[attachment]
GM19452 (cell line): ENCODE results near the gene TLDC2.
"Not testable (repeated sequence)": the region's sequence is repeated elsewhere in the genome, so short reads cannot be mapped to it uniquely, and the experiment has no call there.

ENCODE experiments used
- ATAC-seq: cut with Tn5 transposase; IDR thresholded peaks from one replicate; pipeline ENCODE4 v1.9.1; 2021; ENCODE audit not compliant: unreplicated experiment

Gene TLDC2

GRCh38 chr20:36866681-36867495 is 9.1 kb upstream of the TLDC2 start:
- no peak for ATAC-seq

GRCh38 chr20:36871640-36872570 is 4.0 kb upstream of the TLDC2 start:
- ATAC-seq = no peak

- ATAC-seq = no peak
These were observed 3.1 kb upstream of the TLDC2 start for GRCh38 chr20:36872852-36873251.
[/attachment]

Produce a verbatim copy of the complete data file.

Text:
GM19452 (cell line): ENCODE results near the gene TLDC2.
"Not testable (repeated sequence)": the region's sequence is repeated elsewhere in the genome, so short reads cannot be mapped to it uniquely, and the experiment has no call there.

ENCODE experiments used
- ATAC-seq: cut with Tn5 transposase; IDR thresholded peaks from one replicate; pipeline ENCODE4 v1.9.1; 2021; ENCODE audit not compliant: unreplicated experiment

Gene TLDC2

GRCh38 chr20:36866681-36867495 is 9.1 kb upstream of the TLDC2 start:
- no peak for ATAC-seq

GRCh38 chr20:36871640-36872570 is 4.0 kb upstream of the TLDC2 start:
- ATAC-seq = no peak

- ATAC-seq = no peak
These were observed 3.1 kb upstream of the TLDC2 start for GRCh38 chr20:36872852-36873251.